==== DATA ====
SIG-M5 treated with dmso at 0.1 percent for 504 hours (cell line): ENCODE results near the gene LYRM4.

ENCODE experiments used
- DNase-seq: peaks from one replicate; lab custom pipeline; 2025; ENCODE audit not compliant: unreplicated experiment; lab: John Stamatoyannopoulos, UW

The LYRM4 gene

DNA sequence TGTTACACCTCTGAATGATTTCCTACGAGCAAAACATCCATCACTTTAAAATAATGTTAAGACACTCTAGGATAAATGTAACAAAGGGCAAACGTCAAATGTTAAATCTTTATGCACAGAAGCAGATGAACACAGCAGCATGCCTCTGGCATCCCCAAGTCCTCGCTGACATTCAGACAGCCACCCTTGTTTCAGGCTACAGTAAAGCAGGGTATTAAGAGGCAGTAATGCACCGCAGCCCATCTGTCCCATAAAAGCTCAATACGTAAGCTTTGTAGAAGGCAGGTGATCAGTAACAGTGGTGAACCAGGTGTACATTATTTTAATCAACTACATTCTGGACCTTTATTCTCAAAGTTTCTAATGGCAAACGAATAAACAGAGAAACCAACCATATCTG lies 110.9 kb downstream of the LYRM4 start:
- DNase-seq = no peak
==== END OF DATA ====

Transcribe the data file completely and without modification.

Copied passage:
SIG-M5 treated with dmso at 0.1 percent for 504 hours (cell line): ENCODE results near the gene LYRM4.

ENCODE experiments used
- DNase-seq: peaks from one replicate; lab custom pipeline; 2025; ENCODE audit not compliant: unreplicated experiment; lab: John Stamatoyannopoulos, UW

The LYRM4 gene

DNA sequence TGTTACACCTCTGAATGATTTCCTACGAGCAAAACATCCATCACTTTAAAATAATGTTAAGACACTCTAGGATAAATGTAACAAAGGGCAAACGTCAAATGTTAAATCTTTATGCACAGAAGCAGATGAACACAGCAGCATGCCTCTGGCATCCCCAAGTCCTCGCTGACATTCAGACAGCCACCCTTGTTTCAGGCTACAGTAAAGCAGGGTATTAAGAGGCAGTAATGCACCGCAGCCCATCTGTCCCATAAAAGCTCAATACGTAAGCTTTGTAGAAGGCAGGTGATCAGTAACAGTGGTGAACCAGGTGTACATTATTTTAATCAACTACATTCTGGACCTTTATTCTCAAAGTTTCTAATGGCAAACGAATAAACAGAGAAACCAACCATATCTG lies 110.9 kb downstream of the LYRM4 start:
- DNase-seq = no peak